Hayden Mears chats with Close star Noomi Rapace…
Arriving today on Netflix, Vicky Jewson’s action-thriller Close tells the harrowing story of an accomplished bodyguard, Sam, as she fights to protect the heiress to an absurdly large fortune. Things are not how they seem, and the two suddenly find themselves on the run from deadly men whose employer remains shrouded in mystery.
Inspired by the experiences of real-life bodyguard Jacquie Davis, Close stars Rapace, The Book Thief star Sophie Nelisse, Game of Thrones actress Indira Varma, and Resident Evil: The Final Chapter’s Eoin Macken.
Flickering Myth spoke with Rapace about her role in the film, resulting in a tell-all not only about her experience filming it but about what she learned from Davis herself.
Hayden Mears: Can you tell me how you came into the project?
Noomi Rapace: I met Vicky a year or maybe 10 months before we started shooting and it was kind of love at first sight. We started talking about films and what kinds of films we’d want to make and making something that feels authentic and real. I grew up watching action films and thrillers and my heroes were always the men because the women were just like pretty or beautiful. Vicky and I had the same heroes and the same films that we grew up with. I think we clicked right away so it was not a hard decision for me to say yes. Then we started this journey together and we started building Sam from this real bodyguard Jacquie Davis. So I started meeting with Jacquie and reading her life story and training with a bodyguard team in London. Learning as much as I could before we started. And then we went on an insanely hard shoot in Morocco.
HM: How closely did you work with Jacquie? I imagine learning from her would be like taking the world’s best self-defense class.
NR: Exactly! She told me the most important thing is the mind. If you need to be physical and if you need to use a weapon, you’ve already lost. You need to avoid that at any cost and use your mind and come with solutions. Have ways out planned out in your head before anything happens. She’s very much a thinker, and in the UK they’re not allowed to carry a weapon. So it’s incredible how creative they are at creating a weapon or making a weapon. Out of a bottle, out of a fork, out of a ice cube in a napkin. She told me if she was in a restaurant she’d already have weapons that she’d plotted out, things that could be easily grabbed. Reading people and your surroundings is also incredibly important.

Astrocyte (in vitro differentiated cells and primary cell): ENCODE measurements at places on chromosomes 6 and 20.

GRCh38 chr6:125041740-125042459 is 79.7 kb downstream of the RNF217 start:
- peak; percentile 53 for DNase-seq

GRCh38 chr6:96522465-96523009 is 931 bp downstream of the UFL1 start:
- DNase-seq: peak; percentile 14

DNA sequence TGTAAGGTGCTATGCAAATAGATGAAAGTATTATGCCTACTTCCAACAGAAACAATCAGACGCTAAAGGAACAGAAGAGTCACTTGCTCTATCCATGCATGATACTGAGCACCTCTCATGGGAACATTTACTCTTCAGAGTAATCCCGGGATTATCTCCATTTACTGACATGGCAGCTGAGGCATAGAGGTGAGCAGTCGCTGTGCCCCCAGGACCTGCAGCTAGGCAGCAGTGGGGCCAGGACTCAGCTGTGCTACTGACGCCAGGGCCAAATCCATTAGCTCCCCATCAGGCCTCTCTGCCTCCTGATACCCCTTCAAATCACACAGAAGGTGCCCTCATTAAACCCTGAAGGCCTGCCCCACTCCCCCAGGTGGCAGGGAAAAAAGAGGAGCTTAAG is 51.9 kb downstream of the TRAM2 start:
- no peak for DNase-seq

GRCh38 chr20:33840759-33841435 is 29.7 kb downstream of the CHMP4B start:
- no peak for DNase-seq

HM: In the film, there’s really organic chemistry between you and Sophie’s character, Zoe. How would you describe their relationship? Is it professional, reluctant, a mother/daughter dynamic? I mean, what does this become for both of them?
NR: It’s interesting because when I started working with Jacquie, one of the first things she said to me was, “Never be emotionally attached. You need to stay professional. You don’t cross that line.” So there’s that moment in Morocco when she is crossing that line. She doesn’t have a contract anymore. She’s on her own. It’s her and this young girl. At that moment, she is breaking the Golden Rule and you can tell she’s struggling with that in her own mind. As a bodyguard, you have to be willing to give your life for someone without ever becoming emotionally involved.
HM: There’s an underwater fight scene toward the end that I really loved. Was that difficult to shoot? Had you done any underwater scenes for that long before?
NR: I’m scared of water so I really had to overcome my fear. I don’t like being in water. I don’t like being underwater. I like to be able to stand normally. I had to dig in to find that part of myself that could overcome this fear. It helped that I worked with divers in this big water tank in Pinewood. When I read the script, I was like, “No, no, no.” I have a commitment to myself that my vanity and my fears will never ever dictate any condition of my characters. So I always need to get over my own fear and embrace and become the character. Funny that you bring it up because it was one of the hardest scenes for me in the whole movie.
Many thanks to Noomi Rapace for taking the time for this interview.
Close is streaming now on Netflix.